Per Wikipedia: Rudesheim am Rhein is a winemaking town in the Rhine Gorge and thereby part of the UNESCO World Heritage Site. It lies in the Rheingau-Taunus-Kreis district in the Regierungsbezirk of Darmstadt in Hesse, Germany. It is officially known as Rudesheim am Rhein, which distinguishes it from Rudesheim an der Nahe.
It is particularly famous for the Rheingauer Riesling white wine. Assmannshausen (a quarter of Rudesheim am Rhein), on the other hand, is the only spot in the Rheingau that grows red wine, and its Assmannshauser Spatburgunder, a Burgundy-type Pinot Noir, is very well regarded.
Rudesheim lies at the foot of the Niederwald on the Rhine's right (east) bank on the southern approach to the Lorelei. The town belongs to the Frankfurt Rhine Main Region and is one of Germany's biggest tourist attractions. Only Cologne Cathedral draws more tourists from other countries. Making the town worth visiting is, not only the wine or even the Old Town itself, but also the picturesque Rheingau landscape together with the romantic Rhine.
The area was settled first by the Celts, then after the turn of the Christian Era by Ubii and later by Mattiaci. In the first century, the Romans pushed forth to the Taunus. In Bingen they built a castrum, and on the other side, near what is now Rudesheim, lay a bridgehead on the way to the Limes.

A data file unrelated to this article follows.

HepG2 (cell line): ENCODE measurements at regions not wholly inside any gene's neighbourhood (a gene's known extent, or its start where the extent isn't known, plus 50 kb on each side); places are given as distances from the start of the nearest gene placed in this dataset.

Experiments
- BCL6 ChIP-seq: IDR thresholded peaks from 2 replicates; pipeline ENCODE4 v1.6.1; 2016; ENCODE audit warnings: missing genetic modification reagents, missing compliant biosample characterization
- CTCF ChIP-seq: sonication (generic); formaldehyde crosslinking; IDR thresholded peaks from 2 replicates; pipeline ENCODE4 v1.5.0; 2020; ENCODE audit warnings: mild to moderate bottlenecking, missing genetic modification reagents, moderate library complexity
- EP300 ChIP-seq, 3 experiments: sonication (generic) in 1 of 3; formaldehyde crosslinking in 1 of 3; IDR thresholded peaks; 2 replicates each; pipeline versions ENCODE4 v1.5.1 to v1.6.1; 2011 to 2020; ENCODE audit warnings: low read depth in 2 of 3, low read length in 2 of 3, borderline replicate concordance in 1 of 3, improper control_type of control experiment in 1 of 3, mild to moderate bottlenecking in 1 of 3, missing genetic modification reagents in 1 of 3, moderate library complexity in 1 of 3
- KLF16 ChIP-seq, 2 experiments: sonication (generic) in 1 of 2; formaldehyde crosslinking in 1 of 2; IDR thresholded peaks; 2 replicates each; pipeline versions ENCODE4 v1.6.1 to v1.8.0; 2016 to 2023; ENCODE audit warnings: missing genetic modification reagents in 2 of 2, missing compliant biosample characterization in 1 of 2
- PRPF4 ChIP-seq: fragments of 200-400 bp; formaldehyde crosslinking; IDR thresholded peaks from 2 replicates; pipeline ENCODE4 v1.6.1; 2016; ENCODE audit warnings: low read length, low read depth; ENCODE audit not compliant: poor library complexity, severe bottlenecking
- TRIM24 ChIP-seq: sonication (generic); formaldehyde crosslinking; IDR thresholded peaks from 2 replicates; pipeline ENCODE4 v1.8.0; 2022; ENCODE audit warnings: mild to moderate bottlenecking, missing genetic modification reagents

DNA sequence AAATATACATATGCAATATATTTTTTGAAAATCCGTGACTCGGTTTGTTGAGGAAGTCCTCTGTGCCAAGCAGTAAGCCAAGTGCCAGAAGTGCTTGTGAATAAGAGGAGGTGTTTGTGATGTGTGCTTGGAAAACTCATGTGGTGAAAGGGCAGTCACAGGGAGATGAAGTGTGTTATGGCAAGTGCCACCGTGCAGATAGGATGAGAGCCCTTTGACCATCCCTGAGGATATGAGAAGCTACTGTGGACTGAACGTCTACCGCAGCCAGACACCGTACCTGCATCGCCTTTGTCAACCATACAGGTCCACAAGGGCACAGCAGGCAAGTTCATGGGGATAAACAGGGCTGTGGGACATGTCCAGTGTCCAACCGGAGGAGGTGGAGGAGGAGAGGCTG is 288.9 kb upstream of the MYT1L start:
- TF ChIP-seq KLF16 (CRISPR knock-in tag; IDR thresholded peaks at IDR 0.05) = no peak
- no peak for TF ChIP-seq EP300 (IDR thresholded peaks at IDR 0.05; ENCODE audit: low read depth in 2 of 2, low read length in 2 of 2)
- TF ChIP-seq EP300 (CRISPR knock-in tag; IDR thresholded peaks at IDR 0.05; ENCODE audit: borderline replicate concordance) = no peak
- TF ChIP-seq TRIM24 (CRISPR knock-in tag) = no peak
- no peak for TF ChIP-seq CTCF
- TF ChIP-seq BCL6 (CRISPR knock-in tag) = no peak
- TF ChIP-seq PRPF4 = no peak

The Romans were followed by the Alamanni, and along with the Migration Period (Volkerwanderung) came the Franks. Archaeological finds of glass from this time suggest that there was already winegrowing in Rudesheim even then. The town's origin as a Frankish Haufendorf (roughly, "clump village") can still be seen on today's town maps.
Rudesheim had its first documentary mention in 1074. Its livelihood came mainly from winegrowing and shipping, particularly timber rafting.
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Featured in the No Place Like Home group, November 2017.
October 29th, 2017
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